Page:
Senegalese President Abdoulaye Wade arrived in Harare, Zimbabwe, on Wednesday on what appeared to be a futile mission of trying to bridge the diplomatic gap between Zimbabwe and Britain ahead of December's European Union-African Union summit.
Senior Harare officials told VOA Mr. Wade’s offer to mediate the differences between Harare and London had been rejected by President Mugabe.
Mr. Mugabe himself implied as much in his comments at a state dinner for Wade when he referred to unnamed "detractors and enemies" who allegedly sought to undermine crisis resolution talks mediated by South African President Thabo Mbeki.
President Mugabe said those "negative forces spend sleepless nights trying to devise ways of sabotaging these political processes through, for example, introducing unhelpful parallel initiatives," this last an apparent reference to Wade's mission.
"Zimbabwe will not brook such interference," Mr. Mugabe declared.
Elsewhere, the Southern African Development Community’s top administrative official said the Zimbabwe crisis should not figure on the summit agenda. SADC Executive Secretary Tomaz Salomao said the summit should focus on EU-AU relations.
But European diplomatic sources told VOA that his statement is likely to create further friction between Europeans and Africans. The European states that argued in favor of inviting Mr. Mugabe did so on the premise that the crisis and related human rights issues could be taken up on the sidelines of the development and trade summit.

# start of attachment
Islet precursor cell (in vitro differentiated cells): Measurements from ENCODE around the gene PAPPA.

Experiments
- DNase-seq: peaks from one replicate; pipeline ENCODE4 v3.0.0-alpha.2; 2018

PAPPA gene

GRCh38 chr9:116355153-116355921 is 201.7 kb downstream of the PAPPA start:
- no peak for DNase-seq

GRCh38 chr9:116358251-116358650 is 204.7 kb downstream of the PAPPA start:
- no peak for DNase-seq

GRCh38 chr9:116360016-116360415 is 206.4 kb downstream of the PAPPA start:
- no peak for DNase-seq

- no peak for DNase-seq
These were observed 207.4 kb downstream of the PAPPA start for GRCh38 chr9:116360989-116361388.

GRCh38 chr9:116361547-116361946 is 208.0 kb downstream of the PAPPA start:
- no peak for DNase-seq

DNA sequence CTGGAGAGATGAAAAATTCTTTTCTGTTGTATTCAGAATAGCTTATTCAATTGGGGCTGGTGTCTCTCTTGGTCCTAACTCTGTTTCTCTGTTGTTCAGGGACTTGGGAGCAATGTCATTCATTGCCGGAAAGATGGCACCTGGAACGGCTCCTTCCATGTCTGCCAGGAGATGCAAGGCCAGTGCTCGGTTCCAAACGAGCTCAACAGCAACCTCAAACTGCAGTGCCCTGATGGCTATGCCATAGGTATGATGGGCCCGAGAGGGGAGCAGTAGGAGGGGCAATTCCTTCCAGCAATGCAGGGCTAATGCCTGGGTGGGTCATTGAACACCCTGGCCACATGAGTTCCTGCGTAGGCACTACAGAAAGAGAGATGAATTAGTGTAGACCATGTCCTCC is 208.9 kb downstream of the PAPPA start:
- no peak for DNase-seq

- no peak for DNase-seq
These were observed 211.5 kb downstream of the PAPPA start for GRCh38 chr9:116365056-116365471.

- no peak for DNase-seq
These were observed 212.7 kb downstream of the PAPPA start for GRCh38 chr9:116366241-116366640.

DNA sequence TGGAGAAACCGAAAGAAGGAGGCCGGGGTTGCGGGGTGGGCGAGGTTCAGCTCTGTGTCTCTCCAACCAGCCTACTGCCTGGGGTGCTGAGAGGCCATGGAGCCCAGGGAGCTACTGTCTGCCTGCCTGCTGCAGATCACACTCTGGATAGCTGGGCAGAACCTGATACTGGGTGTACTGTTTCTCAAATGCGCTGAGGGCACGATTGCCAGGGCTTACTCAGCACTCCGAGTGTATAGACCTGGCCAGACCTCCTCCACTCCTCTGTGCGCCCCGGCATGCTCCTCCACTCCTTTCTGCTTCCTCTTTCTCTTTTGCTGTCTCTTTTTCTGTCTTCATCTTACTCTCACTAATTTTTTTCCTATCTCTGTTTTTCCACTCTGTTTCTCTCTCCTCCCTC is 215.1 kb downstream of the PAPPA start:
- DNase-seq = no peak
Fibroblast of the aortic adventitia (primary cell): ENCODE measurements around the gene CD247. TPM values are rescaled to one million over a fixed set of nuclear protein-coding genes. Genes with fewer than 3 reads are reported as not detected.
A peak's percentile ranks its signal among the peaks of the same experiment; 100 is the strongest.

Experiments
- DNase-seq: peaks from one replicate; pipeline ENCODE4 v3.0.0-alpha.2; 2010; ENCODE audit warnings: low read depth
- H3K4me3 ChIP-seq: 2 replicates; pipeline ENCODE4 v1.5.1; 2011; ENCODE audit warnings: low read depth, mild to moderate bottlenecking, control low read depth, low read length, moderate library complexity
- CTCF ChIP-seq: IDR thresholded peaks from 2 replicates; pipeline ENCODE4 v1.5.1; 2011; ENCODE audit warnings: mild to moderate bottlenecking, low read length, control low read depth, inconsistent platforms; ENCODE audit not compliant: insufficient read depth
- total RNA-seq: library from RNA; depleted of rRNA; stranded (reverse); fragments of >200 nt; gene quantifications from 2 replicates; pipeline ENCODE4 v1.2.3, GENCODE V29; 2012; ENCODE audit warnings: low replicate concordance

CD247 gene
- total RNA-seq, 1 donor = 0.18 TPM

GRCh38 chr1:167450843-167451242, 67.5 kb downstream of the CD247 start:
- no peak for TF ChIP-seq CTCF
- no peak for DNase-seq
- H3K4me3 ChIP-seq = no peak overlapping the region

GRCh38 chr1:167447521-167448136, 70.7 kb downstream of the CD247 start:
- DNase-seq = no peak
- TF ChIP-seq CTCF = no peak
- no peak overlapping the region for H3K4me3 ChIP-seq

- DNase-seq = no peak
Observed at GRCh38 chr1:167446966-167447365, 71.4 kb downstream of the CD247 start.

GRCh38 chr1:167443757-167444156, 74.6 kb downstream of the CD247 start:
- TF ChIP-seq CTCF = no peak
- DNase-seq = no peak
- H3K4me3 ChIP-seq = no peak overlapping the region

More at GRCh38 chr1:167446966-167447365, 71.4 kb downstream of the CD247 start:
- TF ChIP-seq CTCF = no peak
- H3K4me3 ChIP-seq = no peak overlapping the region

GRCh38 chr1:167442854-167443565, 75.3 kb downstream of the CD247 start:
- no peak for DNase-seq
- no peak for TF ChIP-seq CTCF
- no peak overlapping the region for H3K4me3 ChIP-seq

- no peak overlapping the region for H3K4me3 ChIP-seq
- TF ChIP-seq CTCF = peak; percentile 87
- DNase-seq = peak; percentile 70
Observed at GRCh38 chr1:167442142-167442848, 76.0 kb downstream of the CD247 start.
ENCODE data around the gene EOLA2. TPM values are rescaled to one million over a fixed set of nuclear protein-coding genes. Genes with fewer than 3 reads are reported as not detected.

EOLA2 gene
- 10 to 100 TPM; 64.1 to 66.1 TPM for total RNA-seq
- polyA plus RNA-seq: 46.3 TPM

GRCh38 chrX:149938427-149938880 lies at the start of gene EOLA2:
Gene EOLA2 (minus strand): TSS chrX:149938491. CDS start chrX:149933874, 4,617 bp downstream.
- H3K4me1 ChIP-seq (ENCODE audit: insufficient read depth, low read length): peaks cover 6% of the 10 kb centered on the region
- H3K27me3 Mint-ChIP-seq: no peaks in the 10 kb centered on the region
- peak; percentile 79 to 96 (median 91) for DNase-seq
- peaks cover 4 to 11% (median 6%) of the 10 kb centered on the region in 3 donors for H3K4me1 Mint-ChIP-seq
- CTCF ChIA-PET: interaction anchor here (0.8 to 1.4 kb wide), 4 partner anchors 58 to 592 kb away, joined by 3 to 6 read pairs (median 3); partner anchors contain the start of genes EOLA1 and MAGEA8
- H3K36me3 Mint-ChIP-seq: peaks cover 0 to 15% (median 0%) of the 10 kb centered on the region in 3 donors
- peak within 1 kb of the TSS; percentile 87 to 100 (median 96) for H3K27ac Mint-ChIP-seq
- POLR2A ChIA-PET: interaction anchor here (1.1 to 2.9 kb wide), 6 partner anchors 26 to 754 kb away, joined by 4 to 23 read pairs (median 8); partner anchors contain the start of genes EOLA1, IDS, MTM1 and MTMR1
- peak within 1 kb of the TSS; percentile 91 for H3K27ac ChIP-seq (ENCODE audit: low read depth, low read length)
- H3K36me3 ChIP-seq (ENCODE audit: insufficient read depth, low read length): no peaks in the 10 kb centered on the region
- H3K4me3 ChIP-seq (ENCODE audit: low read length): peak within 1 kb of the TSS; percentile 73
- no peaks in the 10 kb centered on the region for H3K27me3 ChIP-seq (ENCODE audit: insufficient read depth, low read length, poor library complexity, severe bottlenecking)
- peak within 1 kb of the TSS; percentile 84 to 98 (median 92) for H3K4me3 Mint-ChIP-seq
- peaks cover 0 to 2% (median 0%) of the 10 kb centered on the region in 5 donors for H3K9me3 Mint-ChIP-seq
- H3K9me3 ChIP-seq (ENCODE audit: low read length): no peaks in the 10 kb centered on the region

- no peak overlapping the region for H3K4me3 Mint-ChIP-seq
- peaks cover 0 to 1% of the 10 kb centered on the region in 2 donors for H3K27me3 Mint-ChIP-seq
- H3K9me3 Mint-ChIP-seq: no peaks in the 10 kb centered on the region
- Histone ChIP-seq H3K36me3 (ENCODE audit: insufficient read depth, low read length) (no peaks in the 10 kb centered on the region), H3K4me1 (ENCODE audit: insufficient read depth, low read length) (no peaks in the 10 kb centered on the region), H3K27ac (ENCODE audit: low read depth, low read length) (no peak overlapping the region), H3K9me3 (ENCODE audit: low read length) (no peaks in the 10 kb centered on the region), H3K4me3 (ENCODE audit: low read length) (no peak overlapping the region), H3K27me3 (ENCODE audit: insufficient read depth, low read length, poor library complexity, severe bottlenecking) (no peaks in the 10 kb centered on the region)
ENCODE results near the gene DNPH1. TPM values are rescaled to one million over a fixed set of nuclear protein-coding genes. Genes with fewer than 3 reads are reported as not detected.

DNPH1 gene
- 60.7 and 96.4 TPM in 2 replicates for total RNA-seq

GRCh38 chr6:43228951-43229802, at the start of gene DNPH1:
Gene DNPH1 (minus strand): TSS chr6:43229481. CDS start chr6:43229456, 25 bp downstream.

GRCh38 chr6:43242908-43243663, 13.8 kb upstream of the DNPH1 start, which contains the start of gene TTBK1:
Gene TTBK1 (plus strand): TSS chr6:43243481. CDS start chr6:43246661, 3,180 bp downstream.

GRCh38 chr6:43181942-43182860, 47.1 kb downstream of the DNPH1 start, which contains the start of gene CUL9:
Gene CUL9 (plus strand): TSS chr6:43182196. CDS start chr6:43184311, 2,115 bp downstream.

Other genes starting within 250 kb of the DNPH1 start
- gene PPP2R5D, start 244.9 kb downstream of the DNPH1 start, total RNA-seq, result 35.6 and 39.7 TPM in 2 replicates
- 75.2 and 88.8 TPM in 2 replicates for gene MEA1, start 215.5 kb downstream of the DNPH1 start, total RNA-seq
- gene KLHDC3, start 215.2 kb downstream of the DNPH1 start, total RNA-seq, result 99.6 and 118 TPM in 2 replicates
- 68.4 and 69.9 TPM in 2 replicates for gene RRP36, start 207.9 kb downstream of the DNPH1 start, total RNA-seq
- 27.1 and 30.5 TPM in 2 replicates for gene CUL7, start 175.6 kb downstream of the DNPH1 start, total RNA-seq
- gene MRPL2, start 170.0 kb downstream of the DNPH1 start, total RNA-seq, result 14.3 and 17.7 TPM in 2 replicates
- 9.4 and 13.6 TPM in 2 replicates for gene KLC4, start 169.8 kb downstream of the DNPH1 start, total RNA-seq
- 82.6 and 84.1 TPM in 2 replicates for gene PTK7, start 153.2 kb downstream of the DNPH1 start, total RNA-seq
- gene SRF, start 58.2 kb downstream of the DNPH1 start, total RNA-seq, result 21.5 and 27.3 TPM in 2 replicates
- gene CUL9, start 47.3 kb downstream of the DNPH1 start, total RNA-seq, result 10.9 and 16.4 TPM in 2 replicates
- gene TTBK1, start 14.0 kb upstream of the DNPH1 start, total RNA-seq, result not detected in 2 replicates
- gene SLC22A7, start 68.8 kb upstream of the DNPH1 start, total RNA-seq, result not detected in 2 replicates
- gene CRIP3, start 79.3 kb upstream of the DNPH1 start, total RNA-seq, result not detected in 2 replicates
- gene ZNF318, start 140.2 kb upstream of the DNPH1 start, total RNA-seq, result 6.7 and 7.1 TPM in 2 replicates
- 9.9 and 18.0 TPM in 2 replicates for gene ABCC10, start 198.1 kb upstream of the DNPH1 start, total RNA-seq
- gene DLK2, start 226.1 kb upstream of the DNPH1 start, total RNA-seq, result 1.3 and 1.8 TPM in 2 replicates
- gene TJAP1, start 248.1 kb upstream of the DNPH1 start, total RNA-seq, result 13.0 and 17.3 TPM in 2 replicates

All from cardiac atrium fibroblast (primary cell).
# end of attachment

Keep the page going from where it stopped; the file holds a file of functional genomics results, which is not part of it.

Mr. Wade had earlier sought to convince Mr. Mugabe to expand the number of African leaders involved in the effort to resolve the long-running Zimbabwe crisis rather than leaving it in the hands of South African President Thabo Mbeki.
Mr. Wade proposed Wednesday that five African leaders including Mr. Mbeki join forces to seek a resolution of the bilateral feud between Harare and London. British Prime minister Gordon Brown opposed Mr. Mugabe’s participation in the summit and confirmed Tuesday that neither he nor any top British official will be at the summit.
But Mr. Mugabe dismissed Wade's latest proposal.
Government sources in Harare said that in fact they were hoping until the last minute that Mr. Wade would call off his trip, leading to much confusion in the capital Wednesday as officials frantically organized a state dinner.
South African-based political analyst Hermann Hanekom told reporter Blessing Zulu of VOA's Studio 7 for Zimbabwe that Mr. Wade's initiative was doomed to failure.
SADC executive secretary Salomao’s statement injected further controversy into the preparations for the Lisbon summit, given that many diplomats, activists and other observers believe Zimbabwe should be discussed on the summit sidelines.
But political analyst Brian Kagoro said from Nairobi, Kenya, that however grave the Zimbabwe crisis may be, the summit is the wrong place to confront Mr. Mugabe.